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Posted at 1:00 PM ET, 12/ 1/2010

Exit Interview: Buyout in hand, Star-Ledger cartoonist DREW SHENEMAN plans a career 'reinvention'

By Michael Cavna

sheneman2.jpg (images courtesy of Drew Sheneman)

Speaking recently at Georgetown University, Mark Fiore reflected on his path from staff newspaper cartoonist to freelance political animator -- a redirected journey that led to his winning the Pulitzer this year. Fiore, 40, said his brass ring had long been a staff perch, yet when he landed the coveted spot about a decade ago at the San Jose Mercury News, he realized that he needed to chart a new, better course to thrive long-term as a cartoonist.

The moral: In his early 30s, he needed to reinvent himself.

Last week, the gifted political cartoonist DREW SHENEMAN accepted a buyout offer and left the Newark Star-Ledger. Although he had been at the paper for more than 12 years, Sheneman is 35 and, like Fiore, needed to smartly survey what his best options were for longer-term professional prosperity.

"The way I feel now is that it's time to start the reinvention process, for better or worse," Sheneman tells Comic Riffs. "I would be more than happy to have editorial cartooning remain a part of my life and career for a good, long time."

Then Sheneman quickly adds, with his signature wit: "Ask me again in a year when the buyout money is gone and I'm waterproofing my parent's basement looking for the perfect spot to put my Xbox."


As the number of staff cartooning slots dwindles into the dozens, some younger newspaper cartoonists try to plot career paths well into midcentury when they face the question: When it is time to jump ship and reinvent?

"I was at the Ledger for about 12 1/2 years," says Sheneman, who at 23 became the nation's youngest full-time staff political cartoonist, after winning top collegiate cartooning awards. "They were foolish enough to hire me before I'd even graduated college and ended up being stuck with me for more than a decade. It was difficult leaving the paper, but it felt like now was the time to go."

Sheneman's decision came the same month that Pulitzer winner Matt Davies was pink-slipped by the Journal News (N.Y.) and Pulitzer finalist Marshall Ramsey was reduced to part time by the Clarion-Ledger (Jackson, Miss.). Both Davies and Ramsey are in their 40s.

Sheneman notes that the decision was entirely his. "I wasn't pressured either way to stay or leave," he tells Comic Riffs. "It was completely my decision based on the fact that I didn't feel like I would be able to survive as an editorial cartoonist for the rest of my career. ... It seemed like a good opportunity to move on with the next phase of my career, whatever that might be."

The cartoonist, who says he loved his job at the Star-Ledger, emphasizes that the easiest part of his decision has been the support of his family. And the most difficult aspect?

"The hardest part was making the choice to pull the trigger and start the clock ticking toward unemployment," Sheneman says. "I'm a fancy man. I like things like food and shelter. It's both scary and exhilarating leaving a job you've had for a long time to pursue something new and different. Kind of like the first time you try sushi. You might love it or you might get violently ill."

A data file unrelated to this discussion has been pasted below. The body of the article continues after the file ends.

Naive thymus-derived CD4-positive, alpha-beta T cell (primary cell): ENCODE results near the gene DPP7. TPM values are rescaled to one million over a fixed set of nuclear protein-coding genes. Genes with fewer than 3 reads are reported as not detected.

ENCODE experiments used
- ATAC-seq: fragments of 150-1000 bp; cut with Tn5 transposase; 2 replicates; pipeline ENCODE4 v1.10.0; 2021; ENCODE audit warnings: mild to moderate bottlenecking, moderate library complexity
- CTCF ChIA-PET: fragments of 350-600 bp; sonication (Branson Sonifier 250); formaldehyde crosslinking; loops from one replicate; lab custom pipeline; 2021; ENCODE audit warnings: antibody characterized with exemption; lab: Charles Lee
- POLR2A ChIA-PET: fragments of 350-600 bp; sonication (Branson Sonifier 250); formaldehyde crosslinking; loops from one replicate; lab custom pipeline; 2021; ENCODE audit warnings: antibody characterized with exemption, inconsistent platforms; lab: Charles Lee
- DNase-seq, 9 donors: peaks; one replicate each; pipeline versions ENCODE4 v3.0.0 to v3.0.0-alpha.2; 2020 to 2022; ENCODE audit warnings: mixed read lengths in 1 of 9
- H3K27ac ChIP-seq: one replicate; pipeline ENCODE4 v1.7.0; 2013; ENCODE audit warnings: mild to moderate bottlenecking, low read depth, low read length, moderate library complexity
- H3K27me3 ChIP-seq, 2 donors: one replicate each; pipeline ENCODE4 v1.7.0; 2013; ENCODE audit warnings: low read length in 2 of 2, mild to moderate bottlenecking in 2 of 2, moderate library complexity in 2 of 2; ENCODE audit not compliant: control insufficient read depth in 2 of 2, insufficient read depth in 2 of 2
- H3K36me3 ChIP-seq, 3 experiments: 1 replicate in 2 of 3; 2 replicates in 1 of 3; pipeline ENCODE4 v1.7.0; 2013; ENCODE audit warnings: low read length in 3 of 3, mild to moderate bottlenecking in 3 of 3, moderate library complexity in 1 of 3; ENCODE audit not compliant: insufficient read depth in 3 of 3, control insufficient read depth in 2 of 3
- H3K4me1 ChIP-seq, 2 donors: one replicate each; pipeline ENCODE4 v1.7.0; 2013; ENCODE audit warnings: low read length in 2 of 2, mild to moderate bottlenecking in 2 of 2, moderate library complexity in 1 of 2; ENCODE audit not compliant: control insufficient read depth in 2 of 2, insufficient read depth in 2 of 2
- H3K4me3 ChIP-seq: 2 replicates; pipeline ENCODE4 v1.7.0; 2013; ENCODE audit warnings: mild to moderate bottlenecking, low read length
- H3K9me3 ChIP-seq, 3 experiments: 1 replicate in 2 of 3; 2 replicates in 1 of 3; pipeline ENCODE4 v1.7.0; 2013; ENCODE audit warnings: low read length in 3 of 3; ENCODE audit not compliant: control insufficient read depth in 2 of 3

Sheneman will continue to draw for the Star-Ledger, on a limited freelance basis. "I will continue cartooning," he says. "I'm still syndicated [by Tribune Media Services] and the Ledger was kind enough to offer me the opportunity to draw two local cartoons a week on a freelance basis. That ought to keep me from getting the shakes due to Jersey-politics withdrawal."

He also says that he "will be updating my blog with local cartoons on a weekly basis." Noting how much digital vitriol he'd grown accustomed to from Star-Ledger readers, he quips: "Feel free to drop by and tell me how much you hate me. I probably won't read it anyway."

And beyond that, professionally, what's next for Sheneman?

"Good question. I have all sorts of ideas about things I'd like to do," he says. "The problem is, as always, convincing someone to pay you to do them. I'd love to write and or illustrate a children's book. I'd love to try my hand at film and video-game concept art. You'll notice my fallback careers are more difficult to break into than the Israeli embassy. I might as well add astronaut to the list.

"For the time being, I'll continue drawing editorial cartoons and a bit of freelance writing while I look around for other opportunities. You wouldn't happen to know the head of Pixar, would you?"

Sheneman believes the editorial cartoon, be it animated or static, will continue to be a vital and valid form of satire and commentary -- but he says choosing that field comes with a caveat. "They've been around for hundreds of years and they're not going anywhere. However, with the state of the news business, I think cartoonists will increasingly have to treat editorial cartooning as just one of a few things they have to do to earn a living behind a drawing board. As we move toward a freelance-based economy, doing other things -- commercial art, publishing art, animation, etc. -- will just be par for the course."

And in that freelance-based economy, what advice might Sheneman have for the next generation of satirists hoping to make it as a political cartoonist? As it turns out, four simple words:

"Get a business degree."


By Michael Cavna  | December 1, 2010; 1:00 PM ET
Categories:  Interviews With Cartoonists, The Political Cartoon  | Tags:  Drew Sheneman, Mark Fiore, Marshall Ramsey, Matt Davies, Newark Star-Ledger  
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